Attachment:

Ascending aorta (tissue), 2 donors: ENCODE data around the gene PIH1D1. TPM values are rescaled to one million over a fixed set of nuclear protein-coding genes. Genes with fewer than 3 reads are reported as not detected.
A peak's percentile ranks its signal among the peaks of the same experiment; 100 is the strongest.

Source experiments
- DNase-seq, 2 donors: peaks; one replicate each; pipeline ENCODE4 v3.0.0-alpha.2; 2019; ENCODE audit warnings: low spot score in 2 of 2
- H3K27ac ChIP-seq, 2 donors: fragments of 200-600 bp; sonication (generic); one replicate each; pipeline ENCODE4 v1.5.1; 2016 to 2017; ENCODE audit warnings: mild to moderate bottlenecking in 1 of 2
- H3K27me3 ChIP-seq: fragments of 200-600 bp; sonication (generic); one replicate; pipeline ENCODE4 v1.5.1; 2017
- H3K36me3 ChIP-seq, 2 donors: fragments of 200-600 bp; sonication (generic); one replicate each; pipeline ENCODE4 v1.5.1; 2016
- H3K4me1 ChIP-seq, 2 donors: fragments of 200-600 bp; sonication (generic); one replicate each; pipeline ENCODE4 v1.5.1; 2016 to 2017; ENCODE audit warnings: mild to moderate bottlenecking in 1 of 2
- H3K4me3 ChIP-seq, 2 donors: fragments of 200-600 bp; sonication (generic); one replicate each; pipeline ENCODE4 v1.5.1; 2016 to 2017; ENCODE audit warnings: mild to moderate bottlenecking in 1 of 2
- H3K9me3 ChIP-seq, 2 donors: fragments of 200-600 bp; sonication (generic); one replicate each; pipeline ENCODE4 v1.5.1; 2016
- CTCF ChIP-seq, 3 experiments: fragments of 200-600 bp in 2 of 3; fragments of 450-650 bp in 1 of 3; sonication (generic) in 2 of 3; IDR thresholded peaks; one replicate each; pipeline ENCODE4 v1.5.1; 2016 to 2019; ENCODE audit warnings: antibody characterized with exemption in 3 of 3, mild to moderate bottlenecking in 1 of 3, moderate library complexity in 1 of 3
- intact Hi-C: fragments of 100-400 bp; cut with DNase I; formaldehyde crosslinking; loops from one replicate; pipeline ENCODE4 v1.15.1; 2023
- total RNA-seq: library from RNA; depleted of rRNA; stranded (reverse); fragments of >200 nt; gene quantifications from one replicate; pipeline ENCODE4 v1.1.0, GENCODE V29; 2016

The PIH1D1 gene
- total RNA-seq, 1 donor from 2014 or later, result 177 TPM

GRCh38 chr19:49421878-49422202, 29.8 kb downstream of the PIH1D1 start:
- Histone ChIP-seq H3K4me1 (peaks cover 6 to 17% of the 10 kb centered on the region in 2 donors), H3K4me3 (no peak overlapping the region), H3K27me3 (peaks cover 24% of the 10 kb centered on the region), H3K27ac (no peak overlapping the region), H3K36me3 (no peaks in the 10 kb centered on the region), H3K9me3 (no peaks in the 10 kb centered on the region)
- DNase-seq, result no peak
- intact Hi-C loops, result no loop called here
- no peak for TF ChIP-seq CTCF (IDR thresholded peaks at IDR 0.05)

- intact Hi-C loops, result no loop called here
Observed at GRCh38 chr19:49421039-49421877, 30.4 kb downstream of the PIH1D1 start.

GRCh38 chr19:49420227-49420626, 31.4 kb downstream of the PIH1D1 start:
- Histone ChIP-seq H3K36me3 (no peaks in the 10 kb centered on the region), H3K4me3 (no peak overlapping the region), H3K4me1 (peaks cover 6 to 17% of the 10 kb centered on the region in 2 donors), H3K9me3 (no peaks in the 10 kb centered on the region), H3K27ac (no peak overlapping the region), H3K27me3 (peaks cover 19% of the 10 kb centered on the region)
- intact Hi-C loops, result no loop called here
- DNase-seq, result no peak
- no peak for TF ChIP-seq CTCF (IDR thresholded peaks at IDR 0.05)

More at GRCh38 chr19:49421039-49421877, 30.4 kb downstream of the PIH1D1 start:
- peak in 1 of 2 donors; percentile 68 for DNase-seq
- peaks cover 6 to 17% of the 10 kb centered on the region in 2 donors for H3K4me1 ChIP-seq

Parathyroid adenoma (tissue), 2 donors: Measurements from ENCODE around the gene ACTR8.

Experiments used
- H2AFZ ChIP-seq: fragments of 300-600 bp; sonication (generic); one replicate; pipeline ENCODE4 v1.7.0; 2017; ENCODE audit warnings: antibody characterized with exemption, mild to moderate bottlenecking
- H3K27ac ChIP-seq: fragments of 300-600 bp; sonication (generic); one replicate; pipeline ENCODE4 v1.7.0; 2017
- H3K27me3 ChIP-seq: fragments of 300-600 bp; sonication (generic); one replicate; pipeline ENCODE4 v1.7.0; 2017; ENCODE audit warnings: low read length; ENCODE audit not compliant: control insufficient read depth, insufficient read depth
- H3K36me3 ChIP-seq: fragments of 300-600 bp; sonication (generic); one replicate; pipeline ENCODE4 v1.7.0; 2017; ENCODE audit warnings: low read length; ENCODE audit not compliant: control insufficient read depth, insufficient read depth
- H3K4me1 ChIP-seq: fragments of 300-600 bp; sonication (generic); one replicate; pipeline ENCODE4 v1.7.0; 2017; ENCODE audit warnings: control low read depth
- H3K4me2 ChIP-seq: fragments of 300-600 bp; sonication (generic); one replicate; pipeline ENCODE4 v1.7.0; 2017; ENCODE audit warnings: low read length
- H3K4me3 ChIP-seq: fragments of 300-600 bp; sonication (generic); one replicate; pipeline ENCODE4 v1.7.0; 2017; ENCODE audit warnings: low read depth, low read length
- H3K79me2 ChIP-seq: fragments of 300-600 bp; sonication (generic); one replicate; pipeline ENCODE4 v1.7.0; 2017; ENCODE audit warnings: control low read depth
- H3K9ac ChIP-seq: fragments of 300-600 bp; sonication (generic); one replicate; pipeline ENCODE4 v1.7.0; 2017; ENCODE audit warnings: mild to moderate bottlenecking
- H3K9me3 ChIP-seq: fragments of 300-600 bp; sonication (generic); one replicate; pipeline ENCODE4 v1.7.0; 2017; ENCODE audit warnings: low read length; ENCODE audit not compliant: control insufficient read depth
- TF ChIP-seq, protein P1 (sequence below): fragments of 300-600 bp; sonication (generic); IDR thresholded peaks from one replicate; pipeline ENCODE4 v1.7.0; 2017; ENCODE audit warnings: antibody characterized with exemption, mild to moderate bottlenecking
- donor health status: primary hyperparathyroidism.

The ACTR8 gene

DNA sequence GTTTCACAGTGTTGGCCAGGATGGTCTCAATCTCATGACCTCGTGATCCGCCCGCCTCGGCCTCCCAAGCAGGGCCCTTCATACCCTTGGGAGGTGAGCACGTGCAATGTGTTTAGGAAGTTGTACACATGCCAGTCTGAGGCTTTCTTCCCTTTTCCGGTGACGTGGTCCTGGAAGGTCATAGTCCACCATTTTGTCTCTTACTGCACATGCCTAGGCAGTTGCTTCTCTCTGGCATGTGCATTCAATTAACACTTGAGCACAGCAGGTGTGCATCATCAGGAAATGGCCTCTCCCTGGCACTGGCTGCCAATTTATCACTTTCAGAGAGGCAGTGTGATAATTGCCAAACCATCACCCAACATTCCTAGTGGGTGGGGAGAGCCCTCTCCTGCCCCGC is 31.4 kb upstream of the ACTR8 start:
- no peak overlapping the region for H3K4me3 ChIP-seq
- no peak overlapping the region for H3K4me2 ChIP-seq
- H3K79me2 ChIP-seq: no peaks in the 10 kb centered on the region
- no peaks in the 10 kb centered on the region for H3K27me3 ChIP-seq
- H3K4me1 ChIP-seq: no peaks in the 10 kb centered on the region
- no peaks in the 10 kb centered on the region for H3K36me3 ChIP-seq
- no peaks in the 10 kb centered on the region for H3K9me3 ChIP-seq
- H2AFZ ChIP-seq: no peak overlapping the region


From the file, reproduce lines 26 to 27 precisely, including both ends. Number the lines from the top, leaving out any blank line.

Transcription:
- DNase-seq, result no peak
- no peak for TF ChIP-seq CTCF (IDR thresholded peaks at IDR 0.05)